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Stars: Dev Patel, Sunny Pawar, Nicole Kidman, David Wenham, Rooney Mara, Abhishek Bharate

Director: Garth Davis

The first 50 minutes of this true-story film prove to be, like their little star, quite a charmer. The sights, sounds and even smells of impoverished Indian life in the 1980 are vividly captured, as we follow the exploits of ragamuffin Saroo (Pawar) and his older brother Guddu (Bharate), who scrounge, scavenge and steal to keep their mother (and themselves) in a modicum of comfort in their rickety shack.

One night, Guddu slopes off on a mysterious errand at the railway station, reluctantly taking Saroo with him. Telling Saroo, who's about six, to stay on a bench, Guddu disappears into the darkness (his eventual fate casts an disturbing shadow over the film's happy ending) and Saroo, disobeying his brother, goes to sleep on an empty train, which ultimately takes off, landing the mite hundreds of miles away in Calcutta.

Here he's caught and thrown into an horrendous home for abandoned children.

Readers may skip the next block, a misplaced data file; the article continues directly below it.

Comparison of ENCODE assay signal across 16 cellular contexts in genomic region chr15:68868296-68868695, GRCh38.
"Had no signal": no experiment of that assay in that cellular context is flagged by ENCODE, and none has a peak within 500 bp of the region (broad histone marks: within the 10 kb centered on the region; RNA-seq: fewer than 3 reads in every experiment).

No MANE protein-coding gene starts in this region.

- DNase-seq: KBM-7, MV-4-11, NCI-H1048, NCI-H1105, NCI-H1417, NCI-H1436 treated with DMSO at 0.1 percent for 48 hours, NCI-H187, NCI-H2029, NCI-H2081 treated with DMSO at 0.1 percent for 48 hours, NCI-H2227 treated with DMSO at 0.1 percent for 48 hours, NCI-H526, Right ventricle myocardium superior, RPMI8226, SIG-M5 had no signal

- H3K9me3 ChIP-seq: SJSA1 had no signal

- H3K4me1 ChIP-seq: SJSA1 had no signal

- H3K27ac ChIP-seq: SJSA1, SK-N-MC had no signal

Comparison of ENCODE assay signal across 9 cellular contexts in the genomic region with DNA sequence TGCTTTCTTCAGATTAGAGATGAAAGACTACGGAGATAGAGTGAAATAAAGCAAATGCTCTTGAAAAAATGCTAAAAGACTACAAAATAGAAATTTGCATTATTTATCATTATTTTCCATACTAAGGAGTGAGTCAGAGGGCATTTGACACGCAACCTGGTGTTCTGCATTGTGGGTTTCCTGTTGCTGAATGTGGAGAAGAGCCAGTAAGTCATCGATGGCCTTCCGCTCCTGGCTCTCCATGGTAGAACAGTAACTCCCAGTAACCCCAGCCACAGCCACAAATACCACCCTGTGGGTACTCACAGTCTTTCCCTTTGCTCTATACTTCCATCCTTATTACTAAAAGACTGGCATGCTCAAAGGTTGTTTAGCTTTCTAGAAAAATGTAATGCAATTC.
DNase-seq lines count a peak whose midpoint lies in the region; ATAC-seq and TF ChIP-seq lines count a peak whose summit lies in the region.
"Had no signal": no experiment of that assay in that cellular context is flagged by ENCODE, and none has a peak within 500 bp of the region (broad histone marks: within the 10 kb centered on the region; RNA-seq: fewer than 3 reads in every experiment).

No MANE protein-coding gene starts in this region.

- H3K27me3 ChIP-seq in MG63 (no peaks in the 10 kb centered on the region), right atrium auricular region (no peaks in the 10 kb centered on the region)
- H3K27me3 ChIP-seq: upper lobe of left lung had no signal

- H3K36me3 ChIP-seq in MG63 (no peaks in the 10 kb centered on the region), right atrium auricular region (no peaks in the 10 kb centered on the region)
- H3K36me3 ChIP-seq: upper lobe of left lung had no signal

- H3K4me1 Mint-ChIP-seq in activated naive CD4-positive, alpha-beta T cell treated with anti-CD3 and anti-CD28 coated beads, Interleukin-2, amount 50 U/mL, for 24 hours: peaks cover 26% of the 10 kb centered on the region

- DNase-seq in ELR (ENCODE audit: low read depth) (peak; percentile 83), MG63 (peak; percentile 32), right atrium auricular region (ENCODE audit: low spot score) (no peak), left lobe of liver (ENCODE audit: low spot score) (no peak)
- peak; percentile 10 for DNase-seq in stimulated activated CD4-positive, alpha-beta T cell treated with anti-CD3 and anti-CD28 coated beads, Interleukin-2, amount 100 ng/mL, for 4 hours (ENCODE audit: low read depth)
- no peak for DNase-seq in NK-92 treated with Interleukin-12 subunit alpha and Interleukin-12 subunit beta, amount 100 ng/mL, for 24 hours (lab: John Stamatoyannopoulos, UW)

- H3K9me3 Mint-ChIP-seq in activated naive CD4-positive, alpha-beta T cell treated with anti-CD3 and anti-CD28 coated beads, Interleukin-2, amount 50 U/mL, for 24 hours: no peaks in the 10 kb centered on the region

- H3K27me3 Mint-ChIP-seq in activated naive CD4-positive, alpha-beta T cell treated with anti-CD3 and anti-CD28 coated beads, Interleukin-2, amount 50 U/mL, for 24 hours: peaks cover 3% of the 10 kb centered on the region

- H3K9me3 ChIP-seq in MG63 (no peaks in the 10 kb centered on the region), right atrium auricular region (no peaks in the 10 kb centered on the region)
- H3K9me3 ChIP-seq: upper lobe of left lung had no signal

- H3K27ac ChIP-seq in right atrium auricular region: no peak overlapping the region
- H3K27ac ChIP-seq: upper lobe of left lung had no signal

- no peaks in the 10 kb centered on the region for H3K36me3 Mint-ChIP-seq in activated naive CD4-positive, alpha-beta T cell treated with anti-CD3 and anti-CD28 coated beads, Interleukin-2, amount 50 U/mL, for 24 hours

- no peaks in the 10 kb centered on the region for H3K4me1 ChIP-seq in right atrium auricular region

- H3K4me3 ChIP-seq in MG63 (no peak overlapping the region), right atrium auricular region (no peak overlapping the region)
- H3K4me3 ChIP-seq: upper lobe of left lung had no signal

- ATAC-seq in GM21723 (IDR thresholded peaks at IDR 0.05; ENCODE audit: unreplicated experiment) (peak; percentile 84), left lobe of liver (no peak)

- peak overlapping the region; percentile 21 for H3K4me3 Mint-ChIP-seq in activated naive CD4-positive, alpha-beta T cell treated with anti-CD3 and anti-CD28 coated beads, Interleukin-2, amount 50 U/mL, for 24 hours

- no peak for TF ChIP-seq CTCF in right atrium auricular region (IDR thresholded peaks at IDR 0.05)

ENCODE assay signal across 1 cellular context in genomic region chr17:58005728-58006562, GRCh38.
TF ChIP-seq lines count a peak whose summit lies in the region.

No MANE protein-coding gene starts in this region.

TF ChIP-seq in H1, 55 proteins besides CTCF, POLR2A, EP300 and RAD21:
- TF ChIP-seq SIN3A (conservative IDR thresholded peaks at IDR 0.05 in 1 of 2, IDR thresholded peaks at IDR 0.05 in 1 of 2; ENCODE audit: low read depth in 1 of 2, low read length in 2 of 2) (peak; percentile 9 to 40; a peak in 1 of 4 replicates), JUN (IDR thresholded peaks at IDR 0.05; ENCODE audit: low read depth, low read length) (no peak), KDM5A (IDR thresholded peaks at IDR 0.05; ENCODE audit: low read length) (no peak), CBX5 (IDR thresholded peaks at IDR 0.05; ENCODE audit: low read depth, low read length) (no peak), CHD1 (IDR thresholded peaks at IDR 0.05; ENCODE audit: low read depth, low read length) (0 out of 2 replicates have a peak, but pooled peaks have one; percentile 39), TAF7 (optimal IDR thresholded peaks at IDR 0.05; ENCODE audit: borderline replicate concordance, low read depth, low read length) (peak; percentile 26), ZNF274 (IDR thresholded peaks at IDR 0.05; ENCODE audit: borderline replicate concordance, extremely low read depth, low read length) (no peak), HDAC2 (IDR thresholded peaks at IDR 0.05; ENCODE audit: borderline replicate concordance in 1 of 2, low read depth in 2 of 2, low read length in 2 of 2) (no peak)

Despite mispronouncing the name of his home village, preventing the authorities from finding it, Saroo lands on his little feet in a way, when he's adopted by a Tasmanian couple (Kidman, Wenham) who sweep him off to a new life.

So far, so absorbing, but in the second half the film seriously blows it, as tiny Saroo, now grown into steeple-tall Patel, throws up a college course and an American lover (Mara in a nothing role) in a seemingly endless search for his 'real' family.

Despite the excellence of Patel, the film thereafter develops into something of a slog, just going on, and on...slowly, with some clunky dialogue to boot, especially for the unfortunate Kidman and Wenham. A shame.

The title, by the way, is explained in the closing credits.

David Quinlan

Australia 2016. UK Distributor: Entertainment (Weinstein Co). Technicolor.
118 minutes. Widescreen. UK certificate: 12A.

Guidance ratings (out of 3): Sex/nudity 0, Violence/Horror 0, Drugs 0, Swearing 0.

Review date: 15 Jan 2017